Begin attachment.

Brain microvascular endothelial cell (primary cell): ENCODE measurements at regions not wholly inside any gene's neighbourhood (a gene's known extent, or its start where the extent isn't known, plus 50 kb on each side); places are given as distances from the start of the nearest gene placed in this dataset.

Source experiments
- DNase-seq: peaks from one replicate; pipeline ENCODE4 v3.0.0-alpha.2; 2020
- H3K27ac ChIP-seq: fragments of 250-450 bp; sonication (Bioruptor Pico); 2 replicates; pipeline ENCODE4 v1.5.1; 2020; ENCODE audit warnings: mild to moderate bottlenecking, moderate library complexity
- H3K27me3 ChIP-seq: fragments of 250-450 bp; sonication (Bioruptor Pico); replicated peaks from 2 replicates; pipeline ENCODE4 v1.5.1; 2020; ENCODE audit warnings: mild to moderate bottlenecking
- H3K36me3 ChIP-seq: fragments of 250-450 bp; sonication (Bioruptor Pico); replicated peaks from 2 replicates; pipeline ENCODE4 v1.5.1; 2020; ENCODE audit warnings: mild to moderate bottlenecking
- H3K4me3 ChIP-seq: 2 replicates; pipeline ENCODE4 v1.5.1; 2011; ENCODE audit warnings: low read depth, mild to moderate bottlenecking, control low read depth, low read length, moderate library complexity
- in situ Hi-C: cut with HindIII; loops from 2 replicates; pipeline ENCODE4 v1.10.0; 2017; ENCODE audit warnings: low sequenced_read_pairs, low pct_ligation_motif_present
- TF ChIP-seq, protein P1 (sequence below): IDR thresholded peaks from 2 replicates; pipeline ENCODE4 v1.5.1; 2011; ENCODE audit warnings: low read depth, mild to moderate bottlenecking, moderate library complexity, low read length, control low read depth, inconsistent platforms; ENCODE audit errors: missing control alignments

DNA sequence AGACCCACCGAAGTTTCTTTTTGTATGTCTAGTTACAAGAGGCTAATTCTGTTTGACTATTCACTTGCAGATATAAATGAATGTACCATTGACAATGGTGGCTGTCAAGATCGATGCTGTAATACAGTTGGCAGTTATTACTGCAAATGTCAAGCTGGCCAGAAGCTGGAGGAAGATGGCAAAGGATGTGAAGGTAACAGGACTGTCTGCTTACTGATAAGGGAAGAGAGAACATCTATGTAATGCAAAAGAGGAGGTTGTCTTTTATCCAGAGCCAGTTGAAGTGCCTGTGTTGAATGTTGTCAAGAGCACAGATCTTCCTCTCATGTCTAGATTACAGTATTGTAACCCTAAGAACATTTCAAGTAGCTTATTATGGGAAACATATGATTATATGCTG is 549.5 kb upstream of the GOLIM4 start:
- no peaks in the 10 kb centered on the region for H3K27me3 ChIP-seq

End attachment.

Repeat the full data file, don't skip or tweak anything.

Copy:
Brain microvascular endothelial cell (primary cell): ENCODE measurements at regions not wholly inside any gene's neighbourhood (a gene's known extent, or its start where the extent isn't known, plus 50 kb on each side); places are given as distances from the start of the nearest gene placed in this dataset.

Source experiments
- DNase-seq: peaks from one replicate; pipeline ENCODE4 v3.0.0-alpha.2; 2020
- H3K27ac ChIP-seq: fragments of 250-450 bp; sonication (Bioruptor Pico); 2 replicates; pipeline ENCODE4 v1.5.1; 2020; ENCODE audit warnings: mild to moderate bottlenecking, moderate library complexity
- H3K27me3 ChIP-seq: fragments of 250-450 bp; sonication (Bioruptor Pico); replicated peaks from 2 replicates; pipeline ENCODE4 v1.5.1; 2020; ENCODE audit warnings: mild to moderate bottlenecking
- H3K36me3 ChIP-seq: fragments of 250-450 bp; sonication (Bioruptor Pico); replicated peaks from 2 replicates; pipeline ENCODE4 v1.5.1; 2020; ENCODE audit warnings: mild to moderate bottlenecking
- H3K4me3 ChIP-seq: 2 replicates; pipeline ENCODE4 v1.5.1; 2011; ENCODE audit warnings: low read depth, mild to moderate bottlenecking, control low read depth, low read length, moderate library complexity
- in situ Hi-C: cut with HindIII; loops from 2 replicates; pipeline ENCODE4 v1.10.0; 2017; ENCODE audit warnings: low sequenced_read_pairs, low pct_ligation_motif_present
- TF ChIP-seq, protein P1 (sequence below): IDR thresholded peaks from 2 replicates; pipeline ENCODE4 v1.5.1; 2011; ENCODE audit warnings: low read depth, mild to moderate bottlenecking, moderate library complexity, low read length, control low read depth, inconsistent platforms; ENCODE audit errors: missing control alignments

DNA sequence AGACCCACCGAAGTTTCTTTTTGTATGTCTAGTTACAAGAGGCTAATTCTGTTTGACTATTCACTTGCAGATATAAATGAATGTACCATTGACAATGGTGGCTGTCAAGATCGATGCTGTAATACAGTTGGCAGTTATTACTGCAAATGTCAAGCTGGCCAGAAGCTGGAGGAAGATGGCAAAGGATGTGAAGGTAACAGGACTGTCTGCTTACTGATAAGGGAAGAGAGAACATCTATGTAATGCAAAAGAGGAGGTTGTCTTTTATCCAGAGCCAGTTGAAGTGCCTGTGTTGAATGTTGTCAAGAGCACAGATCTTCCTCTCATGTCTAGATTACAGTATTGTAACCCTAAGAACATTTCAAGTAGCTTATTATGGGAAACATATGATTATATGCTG is 549.5 kb upstream of the GOLIM4 start:
- no peaks in the 10 kb centered on the region for H3K27me3 ChIP-seq